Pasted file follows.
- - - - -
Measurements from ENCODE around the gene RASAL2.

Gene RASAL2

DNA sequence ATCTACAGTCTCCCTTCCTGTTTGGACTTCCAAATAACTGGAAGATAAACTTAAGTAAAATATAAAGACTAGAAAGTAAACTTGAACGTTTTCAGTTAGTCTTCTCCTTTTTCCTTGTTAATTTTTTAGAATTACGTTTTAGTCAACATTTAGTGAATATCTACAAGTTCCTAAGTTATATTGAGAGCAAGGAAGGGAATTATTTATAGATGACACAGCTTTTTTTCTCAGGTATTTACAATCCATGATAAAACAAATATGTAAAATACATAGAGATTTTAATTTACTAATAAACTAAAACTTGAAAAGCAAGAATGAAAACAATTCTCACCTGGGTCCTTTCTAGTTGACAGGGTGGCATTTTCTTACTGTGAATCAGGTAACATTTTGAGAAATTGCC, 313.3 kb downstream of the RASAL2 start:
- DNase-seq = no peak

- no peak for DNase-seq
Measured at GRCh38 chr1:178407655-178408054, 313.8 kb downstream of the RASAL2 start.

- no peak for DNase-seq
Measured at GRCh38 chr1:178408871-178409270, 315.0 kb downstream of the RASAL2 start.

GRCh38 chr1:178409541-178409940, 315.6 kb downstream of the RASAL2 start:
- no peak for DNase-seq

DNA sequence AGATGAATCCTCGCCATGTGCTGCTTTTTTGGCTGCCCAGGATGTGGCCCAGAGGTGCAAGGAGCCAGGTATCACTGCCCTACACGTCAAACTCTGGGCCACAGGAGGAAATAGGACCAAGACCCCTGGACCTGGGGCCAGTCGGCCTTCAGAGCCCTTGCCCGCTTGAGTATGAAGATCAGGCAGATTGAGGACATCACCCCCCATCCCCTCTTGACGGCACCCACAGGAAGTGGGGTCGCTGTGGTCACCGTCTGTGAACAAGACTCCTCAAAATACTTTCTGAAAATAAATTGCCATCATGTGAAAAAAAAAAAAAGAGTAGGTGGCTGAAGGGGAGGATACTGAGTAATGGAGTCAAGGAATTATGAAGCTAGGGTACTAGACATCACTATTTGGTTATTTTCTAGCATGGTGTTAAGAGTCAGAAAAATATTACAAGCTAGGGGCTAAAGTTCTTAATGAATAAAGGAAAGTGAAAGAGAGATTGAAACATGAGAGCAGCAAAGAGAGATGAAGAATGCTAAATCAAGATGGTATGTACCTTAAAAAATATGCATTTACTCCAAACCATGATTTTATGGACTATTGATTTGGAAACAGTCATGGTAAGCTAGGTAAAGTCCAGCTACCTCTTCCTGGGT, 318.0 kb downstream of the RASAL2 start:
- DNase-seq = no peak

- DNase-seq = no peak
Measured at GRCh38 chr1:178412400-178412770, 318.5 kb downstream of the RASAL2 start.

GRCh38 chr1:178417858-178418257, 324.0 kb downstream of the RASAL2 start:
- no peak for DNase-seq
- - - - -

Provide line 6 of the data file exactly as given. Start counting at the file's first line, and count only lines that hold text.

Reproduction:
Measured at GRCh38 chr1:178407655-178408054, 313.8 kb downstream of the RASAL2 start.